The Philippines enacted its own anti-trafficking law in 2003 with a core focus on ending the sexual exploitation of women and children. But nearly 20 years later, confusion remains on whether to treat sex workers as ‘criminals’ or ‘victims,’ with trafficking broadly defined as the “abuse of the vulnerability of individuals for the purpose of exploitation.” At the same time, the sale of sex remains criminalized under the Penal Code, meaning sex workers can be arrested and detained.
This legal tension, as Dr. Sharmila Parmanand, Gender and Human Rights Teaching Fellow at the London School of Economics and Political Science, writes for Open Democracy, has made advocating for sex workers rights particularly complicated. Groups including the Coalition Against Trafficking in Women – Asia Pacific (CATW-AP) and the governmental Philippine Commission on Women attempt to categorize sex workers as victims, or ‘prostituted women,” and back an anti-prostitution law based on the Nordic model. Challenging this framing can also come at a political cost.
To be clear: anyone who came out in support of sex workers’ rights in the Philippines would almost certainly pay a political price. The understanding of prostitution as victimhood has powerful cultural inertia and is accepted as a core feature of a “third world anti-imperialist feminism”. Despite some notable exceptions, most conversations on prostitution in the Philippines are underpinned by nationalist critiques of colonialism and global inequality, with prostitution in US bases and the sexual exploitation of Filipina workers overseas as central themes.
Support for sex work is furthermore framed by several leading, Philippine-based scholars and activists as a form of Western ideology that ignores structural poverty and racism. This inhibits organisations and individuals from openly supporting sex workers’ rights.
Apart from professional survival, the need to preserve alliances among progressive groups to lobby for other issues – such as ending violence against women and children, reproductive rights, and other workers’ rights – is often part of the perceived trade-off between challenging the dominant paradigm on sex work and keeping the peace. Leaders of the Catholic Church and Christian groups wield significant influence over Philippine politics and universities, and public figures who deviate from the rescue paradigm risk being branded as immoral.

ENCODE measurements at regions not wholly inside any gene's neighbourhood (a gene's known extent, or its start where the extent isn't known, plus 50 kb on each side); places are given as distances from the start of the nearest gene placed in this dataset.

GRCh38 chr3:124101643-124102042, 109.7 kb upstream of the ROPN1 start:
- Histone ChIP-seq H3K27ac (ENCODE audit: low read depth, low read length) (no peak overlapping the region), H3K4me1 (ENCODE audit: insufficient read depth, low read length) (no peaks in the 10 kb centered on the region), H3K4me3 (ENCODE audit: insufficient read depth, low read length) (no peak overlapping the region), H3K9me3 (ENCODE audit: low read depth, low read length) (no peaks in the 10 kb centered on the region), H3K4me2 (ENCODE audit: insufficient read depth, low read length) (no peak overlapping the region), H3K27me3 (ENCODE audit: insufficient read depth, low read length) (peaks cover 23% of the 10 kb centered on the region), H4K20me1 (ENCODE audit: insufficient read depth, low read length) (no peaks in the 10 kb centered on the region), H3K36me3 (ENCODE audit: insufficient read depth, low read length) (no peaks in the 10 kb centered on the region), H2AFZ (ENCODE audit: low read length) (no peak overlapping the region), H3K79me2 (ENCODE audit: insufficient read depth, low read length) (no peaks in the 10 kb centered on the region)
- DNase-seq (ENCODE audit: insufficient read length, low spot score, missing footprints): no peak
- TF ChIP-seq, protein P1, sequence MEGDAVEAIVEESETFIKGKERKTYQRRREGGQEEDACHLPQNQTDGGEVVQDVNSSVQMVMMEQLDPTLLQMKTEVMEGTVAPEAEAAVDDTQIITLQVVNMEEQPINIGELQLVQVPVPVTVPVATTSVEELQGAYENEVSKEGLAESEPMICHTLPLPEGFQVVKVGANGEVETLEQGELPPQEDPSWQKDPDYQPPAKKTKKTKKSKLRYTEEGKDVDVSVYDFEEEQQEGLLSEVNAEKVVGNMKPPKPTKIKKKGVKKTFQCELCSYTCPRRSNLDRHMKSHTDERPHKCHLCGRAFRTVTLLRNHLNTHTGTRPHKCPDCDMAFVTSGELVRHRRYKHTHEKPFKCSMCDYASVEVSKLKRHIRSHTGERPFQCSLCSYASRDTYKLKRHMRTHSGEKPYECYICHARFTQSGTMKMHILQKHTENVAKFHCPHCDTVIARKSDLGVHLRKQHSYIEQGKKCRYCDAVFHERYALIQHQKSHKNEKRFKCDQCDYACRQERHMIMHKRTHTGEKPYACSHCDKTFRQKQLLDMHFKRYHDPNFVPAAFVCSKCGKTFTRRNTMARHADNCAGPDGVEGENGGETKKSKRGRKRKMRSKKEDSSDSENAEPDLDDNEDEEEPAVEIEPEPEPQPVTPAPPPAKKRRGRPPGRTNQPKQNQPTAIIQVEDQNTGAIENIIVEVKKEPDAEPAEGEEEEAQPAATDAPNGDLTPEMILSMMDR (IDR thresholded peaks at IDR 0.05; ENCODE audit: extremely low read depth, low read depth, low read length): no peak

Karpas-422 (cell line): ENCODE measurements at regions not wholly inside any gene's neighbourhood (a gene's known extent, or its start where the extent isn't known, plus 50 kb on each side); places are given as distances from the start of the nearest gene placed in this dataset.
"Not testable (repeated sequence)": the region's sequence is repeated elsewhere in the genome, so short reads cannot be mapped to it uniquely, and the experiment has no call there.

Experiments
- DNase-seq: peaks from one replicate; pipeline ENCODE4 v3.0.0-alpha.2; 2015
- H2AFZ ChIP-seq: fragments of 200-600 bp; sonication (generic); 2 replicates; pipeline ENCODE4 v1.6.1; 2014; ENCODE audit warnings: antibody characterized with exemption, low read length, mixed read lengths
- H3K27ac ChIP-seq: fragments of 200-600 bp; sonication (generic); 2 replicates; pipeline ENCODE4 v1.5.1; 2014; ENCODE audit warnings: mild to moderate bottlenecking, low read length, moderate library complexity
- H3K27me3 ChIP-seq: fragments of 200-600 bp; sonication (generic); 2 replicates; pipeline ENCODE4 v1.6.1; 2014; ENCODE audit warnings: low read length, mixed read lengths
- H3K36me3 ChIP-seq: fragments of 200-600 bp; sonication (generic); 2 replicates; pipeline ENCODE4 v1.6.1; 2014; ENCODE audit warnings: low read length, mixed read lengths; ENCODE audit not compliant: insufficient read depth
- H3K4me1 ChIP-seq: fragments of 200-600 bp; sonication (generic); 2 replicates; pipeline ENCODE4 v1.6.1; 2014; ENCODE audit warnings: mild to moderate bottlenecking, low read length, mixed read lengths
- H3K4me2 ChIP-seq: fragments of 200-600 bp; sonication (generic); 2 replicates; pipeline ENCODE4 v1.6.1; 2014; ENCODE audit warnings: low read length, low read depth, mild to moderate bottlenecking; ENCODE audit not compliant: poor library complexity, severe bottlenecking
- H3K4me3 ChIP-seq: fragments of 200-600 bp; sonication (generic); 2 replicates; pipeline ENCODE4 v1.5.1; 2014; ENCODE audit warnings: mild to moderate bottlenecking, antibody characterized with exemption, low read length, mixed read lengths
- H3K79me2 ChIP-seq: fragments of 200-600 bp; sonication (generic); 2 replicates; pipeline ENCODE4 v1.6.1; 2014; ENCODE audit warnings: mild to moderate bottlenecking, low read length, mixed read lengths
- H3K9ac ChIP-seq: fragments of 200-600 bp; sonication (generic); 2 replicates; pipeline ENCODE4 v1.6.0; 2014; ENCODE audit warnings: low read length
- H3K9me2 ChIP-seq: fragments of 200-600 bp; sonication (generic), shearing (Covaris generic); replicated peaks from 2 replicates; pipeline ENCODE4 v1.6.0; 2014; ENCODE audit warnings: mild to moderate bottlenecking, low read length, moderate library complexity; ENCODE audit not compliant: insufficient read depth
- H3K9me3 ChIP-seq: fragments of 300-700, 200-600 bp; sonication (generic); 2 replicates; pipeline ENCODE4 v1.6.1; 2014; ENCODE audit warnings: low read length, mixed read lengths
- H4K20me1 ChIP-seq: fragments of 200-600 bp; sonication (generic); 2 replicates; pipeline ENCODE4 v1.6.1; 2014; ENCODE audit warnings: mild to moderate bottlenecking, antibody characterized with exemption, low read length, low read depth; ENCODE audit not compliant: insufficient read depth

Furthermore, policy debates in the Philippines are stifled because of “the false assumption that believing sex workers means disbelieving survivors of trafficking, and the prospect of being perceived as ignoring the plight of survivors has created a chilling effect on those who may otherwise believe in sex workers’ rights.”
On top of this, the United States’ global influence on anti-trafficking policies and funding silences organizations —USAID requires that grantees oppose the legalisation and practice of prostitution. With the US as the biggest external source of anti-trafficking funding for government agencies and local and NGOs, there is a financial incentive to avoid discussing sex workers’ rights.
Sex workers in the Philippines are regularly excluded from public policy conversations on trafficking and sex work, which has allowed the belief that all sex workers are in need of rescue to go unchallenged.
As Parmanand concludes, “Even if anti-sex work proposals are coming from a place of care, they entrench a narrow conception of women as political subjects who can only demand rights based on their identities as innocent victims in need of protection.”
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Not fair to just criminalise these people. Some have to do what they have to do to support themselves and their parents and children. Some do it nicely and some don’t.